Whether due to natural disaster, fire, or another unforeseen event, businesses sometimes must suspend their operations temporarily—for days, weeks or possibly even months. A temporary closure of even a few days can be devastating to a business’s viability, especially if the business doesn’t have a plan for how to deal with it.

In fact, according to the Federal Emergency Management Agency (FEMA), about 40 percent of businesses don’t reopen after a disaster.

And the risk of a natural disaster or another emergency situation isn’t as rare as you might think. “Risk is something that is happening everywhere,” Mark Norton, member services director of Agility Recovery Services said, according to CNBC. “No one can really fly by that excuse that disasters don’t happen here. Even if they haven’t happened in the last two to three years, that doesn’t mean that going forward you don’t need to be thinking about these risks and threats.”

While an unexpected closure can drastically harm a business, it doesn’t have to: Businesses that plan ahead for how they will cope with a temporary closure of their operations can greatly reduce the potential financial and reputational harm.

1. Assess the Potential Damage

An important first step is to understand the impact—financial or otherwise—that a short or prolonged closure would have on your business. The exact effects likely depend on the reason behind the closure: Suspending operations because of a fire would probably engender more sympathy—and thus support—from your customers than, say, a closure due to a data breach that compromises customers’ private information. So it’s a good idea to think about the various risks specific to your business. Factors to consider include:

  • How much revenue does the business generate in the typical day or week? How much income then would the business stand to lose if it needed to close for a month or two? How about six months?
  • How would customers react to a closure? Would they be frustrated and bring their business elsewhere, or will they likely return immediately once the business reopens?
  • What ongoing costs (such as rent, utilities and employee wages and benefits) will the business continue to incur despite not being open?
  • What extra costs could the business have to pay due to a specific event that forces a closure (such as cleanup costs from a storm or a data breach)?

2. Build a Rainy Day Fund

Every business owner should have money saved in case of unexpected costs or to help them survive a tough economic period or an unexpected event that hinders their ability to generate income. Experts typically recommend business owners keep at least three to six months’ worth of expenses as emergency savings.

Beyond emergency funds, business owners should also consider getting coverage that protects their financial viability in case of a closure. Business income protection coverage bridges the gap and helps a business cover its bills, payroll and other expenses. The coverage can be tailored to the unique risks of the business and owners can often receive their funds within 12 hours after a business interruption event occurs. For example, a business can get coverage for an income loss resulting from an interruption to the cloud service that stores its data or if the power goes out after a storm. A restaurant can get protection in case it must close because its refrigeration system stops working.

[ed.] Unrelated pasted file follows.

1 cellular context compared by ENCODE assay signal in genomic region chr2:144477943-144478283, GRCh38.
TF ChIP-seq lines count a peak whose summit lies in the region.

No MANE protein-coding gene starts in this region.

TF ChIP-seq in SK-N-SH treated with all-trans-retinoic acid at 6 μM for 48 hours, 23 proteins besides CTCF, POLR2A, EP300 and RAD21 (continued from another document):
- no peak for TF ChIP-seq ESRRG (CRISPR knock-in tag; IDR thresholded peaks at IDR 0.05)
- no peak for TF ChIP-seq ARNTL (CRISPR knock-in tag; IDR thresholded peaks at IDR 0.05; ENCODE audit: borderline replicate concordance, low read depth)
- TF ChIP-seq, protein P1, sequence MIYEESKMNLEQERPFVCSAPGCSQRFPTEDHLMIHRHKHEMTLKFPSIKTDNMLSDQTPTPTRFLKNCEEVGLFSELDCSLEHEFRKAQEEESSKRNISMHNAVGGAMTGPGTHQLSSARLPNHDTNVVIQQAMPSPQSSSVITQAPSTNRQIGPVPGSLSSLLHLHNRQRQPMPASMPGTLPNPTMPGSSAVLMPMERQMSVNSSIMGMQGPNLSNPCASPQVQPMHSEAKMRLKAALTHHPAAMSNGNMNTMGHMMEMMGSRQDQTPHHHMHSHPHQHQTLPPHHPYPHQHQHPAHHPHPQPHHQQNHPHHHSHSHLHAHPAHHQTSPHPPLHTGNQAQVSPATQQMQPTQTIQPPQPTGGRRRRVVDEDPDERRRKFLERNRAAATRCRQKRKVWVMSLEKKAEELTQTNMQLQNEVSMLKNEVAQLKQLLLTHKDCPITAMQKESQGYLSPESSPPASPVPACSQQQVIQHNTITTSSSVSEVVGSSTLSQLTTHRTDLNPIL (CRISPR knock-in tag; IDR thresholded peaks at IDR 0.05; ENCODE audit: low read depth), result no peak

3. Create a Game Plan

Determine how you will react if your business has to close temporarily. For example, what will happen to your customers? Will they panic because they rely on your business for their own operations? Will you have to stop serving them completely, or would you be able to offer them limited support?

Consider how you can help your customers deal with your closure in a way that causes more long-term loyalty toward your business. You certainly don’t want to risk them going elsewhere and never returning once your business reopens.

Be sure to review your insurance policies and have the right coverage in place to cover the key risks your business faces. Also, keep contact information in an offsite location of the key people you will need to call in the event of an emergency.

Also consider:

  • Who is responsible for communicating with customers about the closure? And how will you communicate? Will you call them or email them?
  • What steps will you take to get the business up and running again as quickly as possible? Perhaps you can operate your business from a remote location. Put together a checklist of things you will need to do—and people you will need to call—to help you resume operations after an emergency.
  • In case of a natural disaster or fire, how will you access your business records and data if you’re unable to access the facilities? You will want to make sure, for instance, that you have a strong data backup system in place and perhaps store your records on the cloud so they can be accessed from anywhere.

Always Be Ready

It’s important that you and any key employees are ready to execute your emergency plans. Talk with your key employees about who is responsible for what in case of a natural disaster, data breach or other event. Make sure those employees know how to access the information they will need to promptly respond to an emergency, such as key phone numbers and access to key documents.

Review your plan at least once a year to ensure it’s up-to-date.

Remember that the best way to reduce the negative impact of an unexpected event is to plan ahead for it. The better prepared you are, the less likely such event will cause long-term harm to your business and your personal finances.

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